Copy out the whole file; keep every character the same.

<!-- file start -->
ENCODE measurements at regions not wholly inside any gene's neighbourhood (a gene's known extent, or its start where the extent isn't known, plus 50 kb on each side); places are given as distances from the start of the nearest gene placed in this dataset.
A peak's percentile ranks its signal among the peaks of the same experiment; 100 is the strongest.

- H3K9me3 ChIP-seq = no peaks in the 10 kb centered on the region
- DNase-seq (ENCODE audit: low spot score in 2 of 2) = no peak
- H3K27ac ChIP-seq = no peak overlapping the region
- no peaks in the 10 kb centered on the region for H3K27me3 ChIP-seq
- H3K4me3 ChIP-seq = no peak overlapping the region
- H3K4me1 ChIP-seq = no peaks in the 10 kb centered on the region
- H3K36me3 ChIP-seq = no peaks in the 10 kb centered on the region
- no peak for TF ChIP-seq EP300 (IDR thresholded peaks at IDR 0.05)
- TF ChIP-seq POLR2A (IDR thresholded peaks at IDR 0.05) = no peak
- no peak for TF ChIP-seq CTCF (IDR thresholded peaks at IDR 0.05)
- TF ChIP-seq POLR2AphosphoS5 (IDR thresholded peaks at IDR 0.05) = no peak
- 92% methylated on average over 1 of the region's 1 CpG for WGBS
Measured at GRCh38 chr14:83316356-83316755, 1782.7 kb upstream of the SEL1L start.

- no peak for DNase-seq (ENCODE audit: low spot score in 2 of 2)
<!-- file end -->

ENCODE measurements at regions not wholly inside any gene's neighbourhood (a gene's known extent, or its start where the extent isn't known, plus 50 kb on each side); places are given as distances from the start of the nearest gene placed in this dataset.
A peak's percentile ranks its signal among the peaks of the same experiment; 100 is the strongest.

- H3K9me3 ChIP-seq = no peaks in the 10 kb centered on the region
- DNase-seq (ENCODE audit: low spot score in 2 of 2) = no peak
- H3K27ac ChIP-seq = no peak overlapping the region
- no peaks in the 10 kb centered on the region for H3K27me3 ChIP-seq
- H3K4me3 ChIP-seq = no peak overlapping the region
- H3K4me1 ChIP-seq = no peaks in the 10 kb centered on the region
- H3K36me3 ChIP-seq = no peaks in the 10 kb centered on the region
- no peak for TF ChIP-seq EP300 (IDR thresholded peaks at IDR 0.05)
- TF ChIP-seq POLR2A (IDR thresholded peaks at IDR 0.05) = no peak
- no peak for TF ChIP-seq CTCF (IDR thresholded peaks at IDR 0.05)
- TF ChIP-seq POLR2AphosphoS5 (IDR thresholded peaks at IDR 0.05) = no peak
- 92% methylated on average over 1 of the region's 1 CpG for WGBS
Measured at GRCh38 chr14:83316356-83316755, 1782.7 kb upstream of the SEL1L start.

- no peak for DNase-seq (ENCODE audit: low spot score in 2 of 2)